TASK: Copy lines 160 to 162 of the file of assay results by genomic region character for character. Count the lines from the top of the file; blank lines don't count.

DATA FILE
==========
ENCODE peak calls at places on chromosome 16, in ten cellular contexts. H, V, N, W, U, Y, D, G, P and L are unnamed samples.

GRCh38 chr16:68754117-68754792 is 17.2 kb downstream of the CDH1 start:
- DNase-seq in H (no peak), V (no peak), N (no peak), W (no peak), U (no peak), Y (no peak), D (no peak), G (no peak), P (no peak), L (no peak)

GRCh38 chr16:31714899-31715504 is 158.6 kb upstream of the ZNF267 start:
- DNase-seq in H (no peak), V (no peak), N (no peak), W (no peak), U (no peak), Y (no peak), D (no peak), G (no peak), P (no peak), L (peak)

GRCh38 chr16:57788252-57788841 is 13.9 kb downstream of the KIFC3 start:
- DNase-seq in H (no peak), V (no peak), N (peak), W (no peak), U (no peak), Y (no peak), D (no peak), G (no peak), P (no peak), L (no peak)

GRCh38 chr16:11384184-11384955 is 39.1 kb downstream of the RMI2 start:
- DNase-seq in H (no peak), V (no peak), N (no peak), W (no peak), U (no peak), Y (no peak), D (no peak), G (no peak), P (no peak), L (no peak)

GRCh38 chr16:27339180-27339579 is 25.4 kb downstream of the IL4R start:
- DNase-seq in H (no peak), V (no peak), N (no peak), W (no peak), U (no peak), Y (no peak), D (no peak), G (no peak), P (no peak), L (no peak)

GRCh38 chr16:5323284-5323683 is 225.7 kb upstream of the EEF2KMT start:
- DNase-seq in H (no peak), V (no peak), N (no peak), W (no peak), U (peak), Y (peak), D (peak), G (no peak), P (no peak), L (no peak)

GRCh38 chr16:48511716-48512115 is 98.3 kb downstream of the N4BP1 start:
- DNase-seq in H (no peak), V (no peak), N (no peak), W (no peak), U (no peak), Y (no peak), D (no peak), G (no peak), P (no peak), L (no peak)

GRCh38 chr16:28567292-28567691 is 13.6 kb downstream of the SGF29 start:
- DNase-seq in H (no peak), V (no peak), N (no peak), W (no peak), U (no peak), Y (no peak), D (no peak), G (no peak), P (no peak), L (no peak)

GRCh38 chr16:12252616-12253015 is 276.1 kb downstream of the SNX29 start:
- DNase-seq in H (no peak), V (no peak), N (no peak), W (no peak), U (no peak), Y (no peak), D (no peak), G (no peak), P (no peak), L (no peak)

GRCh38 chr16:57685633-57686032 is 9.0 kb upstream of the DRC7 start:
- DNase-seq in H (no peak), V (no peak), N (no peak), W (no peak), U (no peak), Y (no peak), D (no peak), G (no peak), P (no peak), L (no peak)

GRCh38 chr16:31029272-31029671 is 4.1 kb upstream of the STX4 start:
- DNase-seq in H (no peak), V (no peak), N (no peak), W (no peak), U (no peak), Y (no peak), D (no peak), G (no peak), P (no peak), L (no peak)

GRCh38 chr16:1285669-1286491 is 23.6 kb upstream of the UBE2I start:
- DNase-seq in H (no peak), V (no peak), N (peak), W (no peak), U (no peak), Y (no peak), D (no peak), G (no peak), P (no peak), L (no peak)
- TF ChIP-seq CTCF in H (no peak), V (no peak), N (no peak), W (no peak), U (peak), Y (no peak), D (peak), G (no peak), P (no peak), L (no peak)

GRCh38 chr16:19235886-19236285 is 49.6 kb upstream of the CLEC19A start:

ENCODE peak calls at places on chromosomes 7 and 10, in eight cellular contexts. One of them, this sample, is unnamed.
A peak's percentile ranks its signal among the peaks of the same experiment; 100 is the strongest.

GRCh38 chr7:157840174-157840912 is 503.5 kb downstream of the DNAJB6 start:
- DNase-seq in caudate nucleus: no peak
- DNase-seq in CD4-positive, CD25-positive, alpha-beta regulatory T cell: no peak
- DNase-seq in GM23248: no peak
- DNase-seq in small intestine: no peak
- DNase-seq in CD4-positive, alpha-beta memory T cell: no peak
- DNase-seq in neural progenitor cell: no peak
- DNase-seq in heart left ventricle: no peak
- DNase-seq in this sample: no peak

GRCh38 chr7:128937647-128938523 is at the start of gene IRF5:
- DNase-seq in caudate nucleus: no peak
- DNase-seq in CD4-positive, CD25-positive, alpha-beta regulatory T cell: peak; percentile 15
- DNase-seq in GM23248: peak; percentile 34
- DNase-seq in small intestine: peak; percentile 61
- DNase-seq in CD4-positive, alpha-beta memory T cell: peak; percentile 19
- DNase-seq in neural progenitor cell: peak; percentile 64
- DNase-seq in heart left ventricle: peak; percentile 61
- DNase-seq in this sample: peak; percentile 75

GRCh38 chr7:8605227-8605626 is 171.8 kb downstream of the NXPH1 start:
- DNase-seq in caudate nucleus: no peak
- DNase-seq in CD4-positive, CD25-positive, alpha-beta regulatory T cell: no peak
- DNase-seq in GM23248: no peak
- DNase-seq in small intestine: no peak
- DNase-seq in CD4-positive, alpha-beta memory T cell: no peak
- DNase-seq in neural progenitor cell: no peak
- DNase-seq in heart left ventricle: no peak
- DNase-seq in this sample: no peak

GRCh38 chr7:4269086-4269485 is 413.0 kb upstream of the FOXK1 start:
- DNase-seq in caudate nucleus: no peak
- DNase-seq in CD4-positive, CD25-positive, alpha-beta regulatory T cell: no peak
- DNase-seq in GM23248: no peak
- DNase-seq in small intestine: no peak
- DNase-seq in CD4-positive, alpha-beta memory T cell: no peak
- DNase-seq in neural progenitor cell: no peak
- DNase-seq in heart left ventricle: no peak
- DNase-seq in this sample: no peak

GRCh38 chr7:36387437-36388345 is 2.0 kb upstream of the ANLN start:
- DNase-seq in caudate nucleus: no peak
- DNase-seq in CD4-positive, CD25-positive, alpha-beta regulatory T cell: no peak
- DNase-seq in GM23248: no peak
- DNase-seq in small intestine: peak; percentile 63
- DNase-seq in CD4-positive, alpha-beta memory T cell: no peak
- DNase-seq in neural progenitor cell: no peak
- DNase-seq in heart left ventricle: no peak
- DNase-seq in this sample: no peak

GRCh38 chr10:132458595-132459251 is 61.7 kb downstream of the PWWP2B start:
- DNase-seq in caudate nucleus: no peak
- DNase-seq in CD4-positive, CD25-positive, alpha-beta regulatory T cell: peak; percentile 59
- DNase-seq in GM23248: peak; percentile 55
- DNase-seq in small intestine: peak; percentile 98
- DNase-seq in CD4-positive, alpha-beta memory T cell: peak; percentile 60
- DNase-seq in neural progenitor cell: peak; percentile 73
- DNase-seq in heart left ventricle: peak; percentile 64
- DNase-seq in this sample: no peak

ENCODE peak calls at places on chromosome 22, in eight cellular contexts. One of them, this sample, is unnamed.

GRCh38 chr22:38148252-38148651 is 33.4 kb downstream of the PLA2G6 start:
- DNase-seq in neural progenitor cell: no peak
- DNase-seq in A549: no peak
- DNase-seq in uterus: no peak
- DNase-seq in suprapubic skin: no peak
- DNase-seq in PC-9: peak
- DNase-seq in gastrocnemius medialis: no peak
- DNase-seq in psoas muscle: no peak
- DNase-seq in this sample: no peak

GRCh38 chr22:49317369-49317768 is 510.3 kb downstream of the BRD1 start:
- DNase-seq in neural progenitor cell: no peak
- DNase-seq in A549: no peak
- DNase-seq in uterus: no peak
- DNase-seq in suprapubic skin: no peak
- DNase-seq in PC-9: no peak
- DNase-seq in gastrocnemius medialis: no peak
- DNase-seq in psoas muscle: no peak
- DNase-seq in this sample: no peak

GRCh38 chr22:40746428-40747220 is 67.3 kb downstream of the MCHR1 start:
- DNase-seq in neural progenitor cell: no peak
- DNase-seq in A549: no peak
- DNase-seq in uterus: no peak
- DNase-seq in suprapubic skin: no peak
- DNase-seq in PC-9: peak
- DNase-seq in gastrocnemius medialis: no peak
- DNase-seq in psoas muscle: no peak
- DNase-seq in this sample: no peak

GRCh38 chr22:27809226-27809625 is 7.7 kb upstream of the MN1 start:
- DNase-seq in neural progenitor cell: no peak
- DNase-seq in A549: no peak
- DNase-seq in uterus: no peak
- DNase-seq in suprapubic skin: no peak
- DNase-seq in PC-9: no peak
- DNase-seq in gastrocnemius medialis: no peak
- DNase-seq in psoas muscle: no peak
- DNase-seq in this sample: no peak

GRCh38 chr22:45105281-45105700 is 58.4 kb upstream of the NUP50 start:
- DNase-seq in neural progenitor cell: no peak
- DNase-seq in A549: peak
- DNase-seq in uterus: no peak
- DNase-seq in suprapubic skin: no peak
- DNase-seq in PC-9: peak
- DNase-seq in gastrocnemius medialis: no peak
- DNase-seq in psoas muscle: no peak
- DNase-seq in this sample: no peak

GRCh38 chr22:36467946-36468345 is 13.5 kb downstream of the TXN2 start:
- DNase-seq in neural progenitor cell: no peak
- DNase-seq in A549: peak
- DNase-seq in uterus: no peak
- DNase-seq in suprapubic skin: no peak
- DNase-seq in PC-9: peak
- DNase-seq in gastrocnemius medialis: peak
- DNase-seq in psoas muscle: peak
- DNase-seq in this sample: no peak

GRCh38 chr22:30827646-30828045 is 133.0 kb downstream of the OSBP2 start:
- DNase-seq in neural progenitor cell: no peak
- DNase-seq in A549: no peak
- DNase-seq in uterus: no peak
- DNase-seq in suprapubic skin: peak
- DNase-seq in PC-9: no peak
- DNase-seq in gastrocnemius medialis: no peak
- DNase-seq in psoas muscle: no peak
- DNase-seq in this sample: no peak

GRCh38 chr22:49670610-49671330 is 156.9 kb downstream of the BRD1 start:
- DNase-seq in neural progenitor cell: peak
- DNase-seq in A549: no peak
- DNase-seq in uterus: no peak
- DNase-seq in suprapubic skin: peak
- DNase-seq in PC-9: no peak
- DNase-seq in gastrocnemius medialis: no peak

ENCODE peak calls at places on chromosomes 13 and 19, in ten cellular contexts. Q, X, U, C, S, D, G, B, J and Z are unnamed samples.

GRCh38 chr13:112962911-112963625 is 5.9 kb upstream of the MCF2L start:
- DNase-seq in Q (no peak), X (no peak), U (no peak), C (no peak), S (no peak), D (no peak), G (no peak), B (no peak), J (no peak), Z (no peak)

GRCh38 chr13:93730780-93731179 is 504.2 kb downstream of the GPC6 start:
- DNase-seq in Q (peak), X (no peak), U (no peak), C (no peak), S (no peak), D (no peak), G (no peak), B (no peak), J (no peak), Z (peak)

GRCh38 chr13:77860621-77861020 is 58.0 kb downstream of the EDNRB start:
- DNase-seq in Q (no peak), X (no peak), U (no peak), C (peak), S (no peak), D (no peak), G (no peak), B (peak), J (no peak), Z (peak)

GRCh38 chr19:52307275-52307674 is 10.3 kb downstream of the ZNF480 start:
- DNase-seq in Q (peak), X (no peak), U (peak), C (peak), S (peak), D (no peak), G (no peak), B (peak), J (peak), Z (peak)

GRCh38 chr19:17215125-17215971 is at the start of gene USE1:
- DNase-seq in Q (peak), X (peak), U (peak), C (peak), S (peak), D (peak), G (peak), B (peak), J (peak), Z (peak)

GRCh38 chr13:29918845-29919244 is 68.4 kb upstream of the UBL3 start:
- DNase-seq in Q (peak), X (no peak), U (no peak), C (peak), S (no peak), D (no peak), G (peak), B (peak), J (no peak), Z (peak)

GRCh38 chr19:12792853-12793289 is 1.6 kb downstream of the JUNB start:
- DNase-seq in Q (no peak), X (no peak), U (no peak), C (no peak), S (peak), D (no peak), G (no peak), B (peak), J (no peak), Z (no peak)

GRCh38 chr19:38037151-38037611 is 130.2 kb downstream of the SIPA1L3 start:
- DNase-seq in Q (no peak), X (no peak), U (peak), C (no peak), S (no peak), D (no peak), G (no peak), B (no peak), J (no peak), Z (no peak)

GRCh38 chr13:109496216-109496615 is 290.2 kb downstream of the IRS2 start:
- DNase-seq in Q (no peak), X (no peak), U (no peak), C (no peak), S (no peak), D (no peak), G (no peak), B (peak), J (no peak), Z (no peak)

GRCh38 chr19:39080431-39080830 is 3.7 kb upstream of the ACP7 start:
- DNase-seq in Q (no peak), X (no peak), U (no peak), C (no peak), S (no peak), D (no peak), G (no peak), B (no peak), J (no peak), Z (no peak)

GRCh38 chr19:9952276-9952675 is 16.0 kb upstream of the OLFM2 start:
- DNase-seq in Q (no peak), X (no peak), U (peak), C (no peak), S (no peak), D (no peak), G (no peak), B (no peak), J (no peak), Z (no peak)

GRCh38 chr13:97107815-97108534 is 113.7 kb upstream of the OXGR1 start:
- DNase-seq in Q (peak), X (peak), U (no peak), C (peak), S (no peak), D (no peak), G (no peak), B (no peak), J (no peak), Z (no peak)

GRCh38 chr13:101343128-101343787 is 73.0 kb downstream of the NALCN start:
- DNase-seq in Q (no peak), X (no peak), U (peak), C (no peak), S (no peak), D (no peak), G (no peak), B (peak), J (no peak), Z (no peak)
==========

GRCh38 chr13:77860621-77861020 is 58.0 kb downstream of the EDNRB start:
- DNase-seq in Q (no peak), X (no peak), U (no peak), C (peak), S (no peak), D (no peak), G (no peak), B (peak), J (no peak), Z (peak)

GRCh38 chr19:52307275-52307674 is 10.3 kb downstream of the ZNF480 start: